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Asia-Pacific
North Korea to charge detained US citizen
Pyongyang says it will indict the American missionary man, jailed since November, with "crimes against the nation."
Last Modified: 14 Apr 2011 07:19
Several Americans have been detained in North Korea in recent years [GALLO/GETTY]

North Korea said it will charge a US citizen detained since November with crimes against the nation, amid reports that he was engaged in missionary work in the hardline communist state.

A man identified as Jun Young-Su has been investigated "for committing a crime against the Democratic People's Republic of Korea [DPRK] after entering it", the official news agency said on Thursday.

"He admitted his crime in the course of investigation," it said, adding officials are preparing to bring charges against him.

The agency said Washington had been told of the arrest, and Swedish diplomats, who represent US interests in the capital Pyongyang, had been given access to the detainee.

The US doesn't have diplomatic staff in North Korea.

The US state department disclosed the detention on Tuesday and confirmed that Swedish diplomats had been given access. It gave no details of the individual, but appealed for the detainee's release on humanitarian grounds.

"We would call on the government of North Korea to release this citizen on humanitarian grounds and we would ask that they respect and treat this citizen in a manner consistent with international human rights law," Mark Toner, State Department spokesman, told reporters.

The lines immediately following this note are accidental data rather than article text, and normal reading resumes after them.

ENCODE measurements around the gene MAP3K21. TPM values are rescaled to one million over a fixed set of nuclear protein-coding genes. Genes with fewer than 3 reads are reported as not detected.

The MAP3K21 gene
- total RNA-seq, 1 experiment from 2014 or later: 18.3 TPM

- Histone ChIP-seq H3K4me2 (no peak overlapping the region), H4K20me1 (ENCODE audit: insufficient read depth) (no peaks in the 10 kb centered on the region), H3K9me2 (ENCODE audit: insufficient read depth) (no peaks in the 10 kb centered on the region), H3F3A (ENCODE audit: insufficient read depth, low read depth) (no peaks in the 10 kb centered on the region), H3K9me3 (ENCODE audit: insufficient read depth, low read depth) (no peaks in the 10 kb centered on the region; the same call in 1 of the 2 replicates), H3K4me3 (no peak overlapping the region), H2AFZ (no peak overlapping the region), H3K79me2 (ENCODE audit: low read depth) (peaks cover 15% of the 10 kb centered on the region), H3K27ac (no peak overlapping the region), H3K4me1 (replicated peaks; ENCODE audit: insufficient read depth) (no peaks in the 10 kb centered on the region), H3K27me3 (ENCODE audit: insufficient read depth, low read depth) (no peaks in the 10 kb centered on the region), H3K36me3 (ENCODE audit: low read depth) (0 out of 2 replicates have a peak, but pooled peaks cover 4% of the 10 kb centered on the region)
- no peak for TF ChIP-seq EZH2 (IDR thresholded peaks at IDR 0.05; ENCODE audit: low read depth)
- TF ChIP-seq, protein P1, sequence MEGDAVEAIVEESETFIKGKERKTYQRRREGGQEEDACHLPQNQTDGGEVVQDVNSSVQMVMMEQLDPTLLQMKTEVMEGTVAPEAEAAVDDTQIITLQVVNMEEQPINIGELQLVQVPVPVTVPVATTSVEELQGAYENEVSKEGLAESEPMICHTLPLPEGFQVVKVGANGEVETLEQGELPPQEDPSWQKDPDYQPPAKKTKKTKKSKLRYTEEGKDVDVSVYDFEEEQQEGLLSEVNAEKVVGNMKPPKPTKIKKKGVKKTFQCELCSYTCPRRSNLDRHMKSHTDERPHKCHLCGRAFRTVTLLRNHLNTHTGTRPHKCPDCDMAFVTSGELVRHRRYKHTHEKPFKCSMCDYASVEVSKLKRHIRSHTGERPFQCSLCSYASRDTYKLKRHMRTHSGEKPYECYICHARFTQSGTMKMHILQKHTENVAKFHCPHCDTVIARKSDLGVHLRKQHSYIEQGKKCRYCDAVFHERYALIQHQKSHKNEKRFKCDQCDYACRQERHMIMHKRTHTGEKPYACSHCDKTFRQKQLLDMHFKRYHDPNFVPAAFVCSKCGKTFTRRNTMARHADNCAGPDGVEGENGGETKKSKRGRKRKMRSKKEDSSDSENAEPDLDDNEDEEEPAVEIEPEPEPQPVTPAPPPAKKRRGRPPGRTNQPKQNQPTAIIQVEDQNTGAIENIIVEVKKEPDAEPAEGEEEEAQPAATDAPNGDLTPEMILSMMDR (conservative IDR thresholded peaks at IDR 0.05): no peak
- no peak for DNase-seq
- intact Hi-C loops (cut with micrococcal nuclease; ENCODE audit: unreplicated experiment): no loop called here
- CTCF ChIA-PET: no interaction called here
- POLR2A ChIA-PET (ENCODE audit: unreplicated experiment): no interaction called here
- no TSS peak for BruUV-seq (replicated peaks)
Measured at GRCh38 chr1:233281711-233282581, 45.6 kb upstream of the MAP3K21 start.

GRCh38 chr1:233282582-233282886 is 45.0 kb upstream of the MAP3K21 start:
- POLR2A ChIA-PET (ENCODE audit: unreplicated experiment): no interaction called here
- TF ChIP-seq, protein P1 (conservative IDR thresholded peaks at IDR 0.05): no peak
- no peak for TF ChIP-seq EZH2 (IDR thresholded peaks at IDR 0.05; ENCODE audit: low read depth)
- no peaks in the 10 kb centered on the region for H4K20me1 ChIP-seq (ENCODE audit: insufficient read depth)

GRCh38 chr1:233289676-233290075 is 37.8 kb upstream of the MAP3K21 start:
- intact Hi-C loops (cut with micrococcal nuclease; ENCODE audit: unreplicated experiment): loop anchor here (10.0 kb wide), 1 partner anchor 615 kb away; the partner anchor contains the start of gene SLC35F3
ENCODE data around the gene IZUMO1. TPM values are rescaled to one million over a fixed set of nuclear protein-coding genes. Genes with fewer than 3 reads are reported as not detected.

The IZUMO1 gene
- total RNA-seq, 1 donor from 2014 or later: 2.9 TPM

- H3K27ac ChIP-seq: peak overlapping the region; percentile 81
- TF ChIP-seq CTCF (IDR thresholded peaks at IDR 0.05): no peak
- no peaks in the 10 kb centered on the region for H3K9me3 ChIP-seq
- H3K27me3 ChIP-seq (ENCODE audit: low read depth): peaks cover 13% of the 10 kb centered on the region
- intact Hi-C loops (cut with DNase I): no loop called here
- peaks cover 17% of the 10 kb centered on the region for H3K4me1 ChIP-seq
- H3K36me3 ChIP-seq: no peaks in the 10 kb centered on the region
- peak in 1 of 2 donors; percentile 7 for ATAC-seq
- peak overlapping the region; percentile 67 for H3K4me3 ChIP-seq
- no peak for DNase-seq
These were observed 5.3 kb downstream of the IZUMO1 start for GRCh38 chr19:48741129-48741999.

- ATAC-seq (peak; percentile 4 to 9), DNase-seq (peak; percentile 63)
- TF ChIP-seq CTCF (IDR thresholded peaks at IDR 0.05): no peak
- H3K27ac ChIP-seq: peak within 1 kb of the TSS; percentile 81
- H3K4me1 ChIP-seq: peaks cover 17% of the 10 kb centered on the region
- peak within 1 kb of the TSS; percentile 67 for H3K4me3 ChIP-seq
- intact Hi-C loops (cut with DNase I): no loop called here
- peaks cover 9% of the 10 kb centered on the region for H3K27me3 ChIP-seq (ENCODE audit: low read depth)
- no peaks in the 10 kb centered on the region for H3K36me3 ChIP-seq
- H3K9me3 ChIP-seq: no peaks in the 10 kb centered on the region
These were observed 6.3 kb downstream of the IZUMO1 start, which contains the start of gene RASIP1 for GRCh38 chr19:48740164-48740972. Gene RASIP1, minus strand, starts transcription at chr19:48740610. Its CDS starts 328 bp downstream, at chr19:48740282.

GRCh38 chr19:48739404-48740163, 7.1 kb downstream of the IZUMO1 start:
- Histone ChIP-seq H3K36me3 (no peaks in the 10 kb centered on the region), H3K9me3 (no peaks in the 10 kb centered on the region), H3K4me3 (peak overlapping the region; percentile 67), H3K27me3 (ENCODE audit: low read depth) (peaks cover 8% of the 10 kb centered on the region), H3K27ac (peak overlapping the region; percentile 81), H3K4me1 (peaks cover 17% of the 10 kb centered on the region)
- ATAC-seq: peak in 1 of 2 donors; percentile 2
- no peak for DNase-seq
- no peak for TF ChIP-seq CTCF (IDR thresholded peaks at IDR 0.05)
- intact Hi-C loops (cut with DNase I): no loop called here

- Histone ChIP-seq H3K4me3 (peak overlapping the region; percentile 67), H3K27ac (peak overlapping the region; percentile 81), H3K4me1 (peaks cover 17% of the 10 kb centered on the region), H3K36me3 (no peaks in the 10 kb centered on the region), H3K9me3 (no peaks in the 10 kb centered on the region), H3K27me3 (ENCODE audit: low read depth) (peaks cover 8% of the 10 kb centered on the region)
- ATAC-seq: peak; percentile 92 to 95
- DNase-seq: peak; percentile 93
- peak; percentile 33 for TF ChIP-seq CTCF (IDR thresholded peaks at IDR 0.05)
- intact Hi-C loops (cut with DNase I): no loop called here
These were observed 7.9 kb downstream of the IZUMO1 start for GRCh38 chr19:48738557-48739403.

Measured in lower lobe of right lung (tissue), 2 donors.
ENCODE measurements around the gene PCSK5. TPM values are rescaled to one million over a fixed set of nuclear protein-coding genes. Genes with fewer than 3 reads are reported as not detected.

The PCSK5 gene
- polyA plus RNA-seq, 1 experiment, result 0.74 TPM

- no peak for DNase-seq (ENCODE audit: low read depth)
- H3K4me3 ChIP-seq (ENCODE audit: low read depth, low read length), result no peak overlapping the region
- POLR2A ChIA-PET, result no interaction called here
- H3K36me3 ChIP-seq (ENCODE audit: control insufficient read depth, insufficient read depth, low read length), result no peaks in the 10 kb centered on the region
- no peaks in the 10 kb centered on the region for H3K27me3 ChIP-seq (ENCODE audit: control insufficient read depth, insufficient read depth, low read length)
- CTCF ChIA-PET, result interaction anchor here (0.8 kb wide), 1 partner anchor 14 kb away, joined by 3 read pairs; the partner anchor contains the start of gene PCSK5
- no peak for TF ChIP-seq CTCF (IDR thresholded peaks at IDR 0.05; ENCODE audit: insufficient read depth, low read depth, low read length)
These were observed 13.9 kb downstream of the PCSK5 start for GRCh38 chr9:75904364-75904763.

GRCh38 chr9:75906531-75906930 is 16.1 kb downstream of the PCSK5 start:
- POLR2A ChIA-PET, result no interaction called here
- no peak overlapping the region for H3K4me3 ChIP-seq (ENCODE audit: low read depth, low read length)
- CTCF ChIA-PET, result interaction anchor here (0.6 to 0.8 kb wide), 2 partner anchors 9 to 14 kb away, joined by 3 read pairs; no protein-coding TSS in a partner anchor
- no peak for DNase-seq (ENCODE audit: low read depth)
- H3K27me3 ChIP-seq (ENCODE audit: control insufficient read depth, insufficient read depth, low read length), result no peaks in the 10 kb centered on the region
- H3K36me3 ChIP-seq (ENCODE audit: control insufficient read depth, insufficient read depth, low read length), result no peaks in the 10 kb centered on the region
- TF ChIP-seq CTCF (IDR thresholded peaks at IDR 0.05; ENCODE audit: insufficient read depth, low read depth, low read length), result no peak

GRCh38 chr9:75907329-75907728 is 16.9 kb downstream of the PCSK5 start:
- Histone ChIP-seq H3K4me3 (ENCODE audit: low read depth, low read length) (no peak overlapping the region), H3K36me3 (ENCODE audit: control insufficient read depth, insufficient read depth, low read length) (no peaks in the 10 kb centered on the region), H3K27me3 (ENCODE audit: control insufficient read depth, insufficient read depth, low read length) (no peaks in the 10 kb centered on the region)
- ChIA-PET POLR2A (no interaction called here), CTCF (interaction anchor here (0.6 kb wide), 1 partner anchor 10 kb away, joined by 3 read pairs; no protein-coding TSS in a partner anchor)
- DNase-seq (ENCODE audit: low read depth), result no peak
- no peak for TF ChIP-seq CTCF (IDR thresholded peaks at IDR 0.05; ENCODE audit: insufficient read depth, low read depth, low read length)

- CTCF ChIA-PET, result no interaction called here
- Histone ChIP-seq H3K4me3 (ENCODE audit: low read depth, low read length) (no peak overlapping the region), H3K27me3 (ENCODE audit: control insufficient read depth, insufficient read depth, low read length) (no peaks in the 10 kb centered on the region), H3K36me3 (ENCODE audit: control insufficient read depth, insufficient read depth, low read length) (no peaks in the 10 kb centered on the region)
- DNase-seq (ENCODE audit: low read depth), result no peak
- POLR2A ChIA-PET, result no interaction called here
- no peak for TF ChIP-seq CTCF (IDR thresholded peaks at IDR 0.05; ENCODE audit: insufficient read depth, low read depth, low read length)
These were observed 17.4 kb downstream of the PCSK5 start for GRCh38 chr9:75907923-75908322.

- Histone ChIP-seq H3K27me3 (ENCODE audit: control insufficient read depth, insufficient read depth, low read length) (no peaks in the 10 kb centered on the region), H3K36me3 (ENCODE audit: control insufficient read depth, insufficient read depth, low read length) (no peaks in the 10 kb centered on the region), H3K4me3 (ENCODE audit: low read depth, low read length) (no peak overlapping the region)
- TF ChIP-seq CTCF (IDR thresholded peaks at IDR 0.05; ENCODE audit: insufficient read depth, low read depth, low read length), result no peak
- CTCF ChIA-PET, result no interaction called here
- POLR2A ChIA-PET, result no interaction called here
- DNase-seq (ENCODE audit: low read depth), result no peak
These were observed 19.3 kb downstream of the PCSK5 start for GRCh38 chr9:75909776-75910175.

A source in Seoul familiar with North Korean affairs identified the man as a Korean-American businessman in his 60s who was detained for involvement in missionary work.

The man, who attends a church in Orange County, California, has been travelling frequently to the North disguising himself as a trader, the source said.

Arrests in the past

Several Americans have been detained in North Korea in recent years.

In August, former President Jimmy Carter brought home Aijalon Gomes, who had been sentenced to eight years' hard labour for crossing into the North from China.

Korean-American missionary Robert Park, who defiantly walked into North Korea on Christmas Day in 2009, was released weeks later without charge.

Also in 2009, journalists Laura Ling and Euna Lee were arrested for trespassing into North Korea and released only after former President Bill Clinton made a trip to Pyongyang to ask for their freedom.

The latest arrest came as Carter plans to travel to Pyongyang again as early as this month.

Source:
Agencies
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